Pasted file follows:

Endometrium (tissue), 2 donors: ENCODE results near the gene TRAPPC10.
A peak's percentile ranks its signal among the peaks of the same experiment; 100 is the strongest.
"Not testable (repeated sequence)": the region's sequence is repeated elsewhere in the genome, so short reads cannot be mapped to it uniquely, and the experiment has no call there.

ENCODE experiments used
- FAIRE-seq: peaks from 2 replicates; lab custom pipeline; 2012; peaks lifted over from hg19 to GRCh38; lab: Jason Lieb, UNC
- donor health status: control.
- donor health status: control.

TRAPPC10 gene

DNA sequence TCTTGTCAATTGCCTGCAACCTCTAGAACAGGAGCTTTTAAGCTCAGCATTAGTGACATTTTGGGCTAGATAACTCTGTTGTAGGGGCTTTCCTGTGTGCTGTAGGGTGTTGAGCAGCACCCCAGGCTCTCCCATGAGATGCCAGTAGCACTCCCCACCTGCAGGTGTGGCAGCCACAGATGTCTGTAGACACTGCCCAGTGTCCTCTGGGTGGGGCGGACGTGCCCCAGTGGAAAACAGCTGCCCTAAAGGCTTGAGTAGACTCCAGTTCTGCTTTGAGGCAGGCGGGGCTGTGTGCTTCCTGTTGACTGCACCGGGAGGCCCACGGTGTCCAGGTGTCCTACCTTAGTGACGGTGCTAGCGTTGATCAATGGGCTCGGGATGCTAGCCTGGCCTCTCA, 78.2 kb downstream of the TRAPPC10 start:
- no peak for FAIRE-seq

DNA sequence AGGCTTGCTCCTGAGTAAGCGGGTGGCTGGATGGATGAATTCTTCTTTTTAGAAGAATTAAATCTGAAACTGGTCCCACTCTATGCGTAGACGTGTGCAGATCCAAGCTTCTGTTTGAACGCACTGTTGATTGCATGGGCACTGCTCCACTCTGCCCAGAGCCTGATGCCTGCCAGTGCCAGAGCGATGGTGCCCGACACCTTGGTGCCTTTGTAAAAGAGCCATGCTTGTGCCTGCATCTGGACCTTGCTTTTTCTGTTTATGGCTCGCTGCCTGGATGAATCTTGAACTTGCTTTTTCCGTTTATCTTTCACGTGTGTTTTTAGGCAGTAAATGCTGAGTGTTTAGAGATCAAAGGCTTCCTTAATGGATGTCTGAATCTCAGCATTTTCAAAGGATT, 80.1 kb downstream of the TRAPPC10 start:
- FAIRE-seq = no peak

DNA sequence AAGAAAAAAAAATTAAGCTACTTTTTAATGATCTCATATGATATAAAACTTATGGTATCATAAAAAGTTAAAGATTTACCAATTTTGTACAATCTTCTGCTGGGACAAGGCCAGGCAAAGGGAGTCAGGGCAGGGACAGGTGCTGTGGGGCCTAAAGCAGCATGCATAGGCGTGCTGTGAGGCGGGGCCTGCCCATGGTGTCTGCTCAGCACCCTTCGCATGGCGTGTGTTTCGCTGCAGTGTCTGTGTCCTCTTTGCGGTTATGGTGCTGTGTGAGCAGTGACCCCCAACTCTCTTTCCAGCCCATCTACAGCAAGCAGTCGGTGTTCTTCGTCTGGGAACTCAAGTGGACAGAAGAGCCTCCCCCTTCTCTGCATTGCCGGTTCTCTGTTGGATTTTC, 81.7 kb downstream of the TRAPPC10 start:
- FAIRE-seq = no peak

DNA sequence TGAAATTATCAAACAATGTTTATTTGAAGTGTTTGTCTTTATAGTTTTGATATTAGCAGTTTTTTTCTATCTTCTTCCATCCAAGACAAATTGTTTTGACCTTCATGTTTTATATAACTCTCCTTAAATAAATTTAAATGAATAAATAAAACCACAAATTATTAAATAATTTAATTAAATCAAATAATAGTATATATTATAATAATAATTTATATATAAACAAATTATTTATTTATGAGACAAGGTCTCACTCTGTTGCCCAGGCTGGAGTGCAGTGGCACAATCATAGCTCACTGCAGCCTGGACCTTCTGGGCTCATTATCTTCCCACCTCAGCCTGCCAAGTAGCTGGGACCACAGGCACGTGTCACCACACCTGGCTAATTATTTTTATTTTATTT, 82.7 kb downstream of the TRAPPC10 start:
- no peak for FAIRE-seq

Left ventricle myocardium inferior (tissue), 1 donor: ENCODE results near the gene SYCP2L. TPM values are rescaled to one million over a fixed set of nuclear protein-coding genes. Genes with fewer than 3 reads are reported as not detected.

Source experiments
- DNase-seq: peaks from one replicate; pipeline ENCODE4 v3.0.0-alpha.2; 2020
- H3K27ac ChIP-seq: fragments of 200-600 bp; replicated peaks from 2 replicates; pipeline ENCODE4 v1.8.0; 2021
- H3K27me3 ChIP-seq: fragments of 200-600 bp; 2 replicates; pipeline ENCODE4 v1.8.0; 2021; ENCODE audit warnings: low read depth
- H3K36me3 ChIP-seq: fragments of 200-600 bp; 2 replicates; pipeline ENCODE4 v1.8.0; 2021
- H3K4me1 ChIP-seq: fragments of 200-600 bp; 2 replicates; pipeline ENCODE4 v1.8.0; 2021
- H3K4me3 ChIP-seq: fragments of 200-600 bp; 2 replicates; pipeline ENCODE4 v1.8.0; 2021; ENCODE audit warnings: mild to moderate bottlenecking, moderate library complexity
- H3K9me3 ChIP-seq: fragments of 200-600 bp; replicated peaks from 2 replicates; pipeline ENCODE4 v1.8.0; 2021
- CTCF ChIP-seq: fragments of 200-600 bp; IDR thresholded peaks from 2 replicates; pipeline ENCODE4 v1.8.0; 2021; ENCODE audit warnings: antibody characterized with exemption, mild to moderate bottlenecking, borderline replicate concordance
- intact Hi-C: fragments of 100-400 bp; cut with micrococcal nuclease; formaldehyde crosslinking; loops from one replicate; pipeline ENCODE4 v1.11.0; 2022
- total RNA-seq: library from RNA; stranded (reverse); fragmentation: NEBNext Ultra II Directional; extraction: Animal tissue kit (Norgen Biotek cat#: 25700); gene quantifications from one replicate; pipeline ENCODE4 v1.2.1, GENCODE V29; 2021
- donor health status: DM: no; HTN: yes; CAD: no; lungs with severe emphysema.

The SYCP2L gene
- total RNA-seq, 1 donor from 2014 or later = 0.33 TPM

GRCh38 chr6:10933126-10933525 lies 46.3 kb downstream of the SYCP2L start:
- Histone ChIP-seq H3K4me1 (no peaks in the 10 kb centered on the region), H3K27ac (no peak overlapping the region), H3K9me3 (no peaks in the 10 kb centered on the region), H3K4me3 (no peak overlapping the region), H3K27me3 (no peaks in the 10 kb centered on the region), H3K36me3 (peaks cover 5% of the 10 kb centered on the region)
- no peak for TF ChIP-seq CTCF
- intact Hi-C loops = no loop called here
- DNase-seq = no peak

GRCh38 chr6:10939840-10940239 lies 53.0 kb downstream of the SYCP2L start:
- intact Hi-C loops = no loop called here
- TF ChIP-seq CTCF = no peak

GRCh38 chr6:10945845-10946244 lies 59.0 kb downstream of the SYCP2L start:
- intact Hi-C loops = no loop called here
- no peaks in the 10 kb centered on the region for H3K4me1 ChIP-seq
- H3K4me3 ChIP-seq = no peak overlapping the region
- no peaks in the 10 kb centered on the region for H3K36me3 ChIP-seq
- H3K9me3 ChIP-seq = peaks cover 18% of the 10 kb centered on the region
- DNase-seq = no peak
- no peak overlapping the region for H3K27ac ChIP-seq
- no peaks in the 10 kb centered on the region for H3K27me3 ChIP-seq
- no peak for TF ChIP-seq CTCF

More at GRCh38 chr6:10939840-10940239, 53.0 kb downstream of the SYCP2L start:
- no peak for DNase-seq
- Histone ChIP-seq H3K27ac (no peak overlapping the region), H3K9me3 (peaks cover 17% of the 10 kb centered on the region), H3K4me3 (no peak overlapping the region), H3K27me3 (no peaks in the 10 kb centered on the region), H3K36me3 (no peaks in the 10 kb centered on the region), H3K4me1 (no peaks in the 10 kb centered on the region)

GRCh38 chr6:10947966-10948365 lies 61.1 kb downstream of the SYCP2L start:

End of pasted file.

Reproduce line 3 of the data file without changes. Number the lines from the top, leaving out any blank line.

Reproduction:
"Not testable (repeated sequence)": the region's sequence is repeated elsewhere in the genome, so short reads cannot be mapped to it uniquely, and the experiment has no call there.